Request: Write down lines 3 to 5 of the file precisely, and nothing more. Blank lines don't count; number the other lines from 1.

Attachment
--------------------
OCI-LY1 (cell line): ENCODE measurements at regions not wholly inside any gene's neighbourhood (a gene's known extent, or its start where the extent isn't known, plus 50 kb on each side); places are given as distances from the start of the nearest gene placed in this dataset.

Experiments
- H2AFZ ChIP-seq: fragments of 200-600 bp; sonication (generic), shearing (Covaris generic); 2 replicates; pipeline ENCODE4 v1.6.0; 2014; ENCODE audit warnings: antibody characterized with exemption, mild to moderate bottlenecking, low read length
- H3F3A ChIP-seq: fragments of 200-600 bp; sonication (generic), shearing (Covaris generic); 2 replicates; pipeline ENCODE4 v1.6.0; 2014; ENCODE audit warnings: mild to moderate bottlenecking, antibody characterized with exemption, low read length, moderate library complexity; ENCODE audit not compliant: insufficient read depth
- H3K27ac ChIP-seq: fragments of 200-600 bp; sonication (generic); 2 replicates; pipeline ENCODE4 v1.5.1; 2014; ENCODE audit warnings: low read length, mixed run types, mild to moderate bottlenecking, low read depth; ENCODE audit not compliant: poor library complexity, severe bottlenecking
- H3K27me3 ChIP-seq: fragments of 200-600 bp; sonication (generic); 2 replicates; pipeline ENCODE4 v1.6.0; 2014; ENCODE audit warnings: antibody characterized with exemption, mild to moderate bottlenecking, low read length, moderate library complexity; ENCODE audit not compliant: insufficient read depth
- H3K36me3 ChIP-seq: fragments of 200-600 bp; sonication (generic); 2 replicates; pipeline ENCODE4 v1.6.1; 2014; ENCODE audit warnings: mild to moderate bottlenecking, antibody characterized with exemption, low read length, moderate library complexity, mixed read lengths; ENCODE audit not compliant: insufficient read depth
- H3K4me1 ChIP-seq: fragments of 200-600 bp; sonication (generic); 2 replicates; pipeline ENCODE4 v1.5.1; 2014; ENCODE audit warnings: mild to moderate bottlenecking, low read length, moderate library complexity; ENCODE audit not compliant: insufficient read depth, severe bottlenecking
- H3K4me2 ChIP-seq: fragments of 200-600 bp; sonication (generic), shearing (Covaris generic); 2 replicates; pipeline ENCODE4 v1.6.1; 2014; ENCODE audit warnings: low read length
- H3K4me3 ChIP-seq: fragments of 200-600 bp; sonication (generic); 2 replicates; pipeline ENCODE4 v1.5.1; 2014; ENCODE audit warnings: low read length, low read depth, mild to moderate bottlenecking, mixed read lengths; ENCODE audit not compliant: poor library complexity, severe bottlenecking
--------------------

- H2AFZ ChIP-seq: fragments of 200-600 bp; sonication (generic), shearing (Covaris generic); 2 replicates; pipeline ENCODE4 v1.6.0; 2014; ENCODE audit warnings: antibody characterized with exemption, mild to moderate bottlenecking, low read length
- H3F3A ChIP-seq: fragments of 200-600 bp; sonication (generic), shearing (Covaris generic); 2 replicates; pipeline ENCODE4 v1.6.0; 2014; ENCODE audit warnings: mild to moderate bottlenecking, antibody characterized with exemption, low read length, moderate library complexity; ENCODE audit not compliant: insufficient read depth
- H3K27ac ChIP-seq: fragments of 200-600 bp; sonication (generic); 2 replicates; pipeline ENCODE4 v1.5.1; 2014; ENCODE audit warnings: low read length, mixed run types, mild to moderate bottlenecking, low read depth; ENCODE audit not compliant: poor library complexity, severe bottlenecking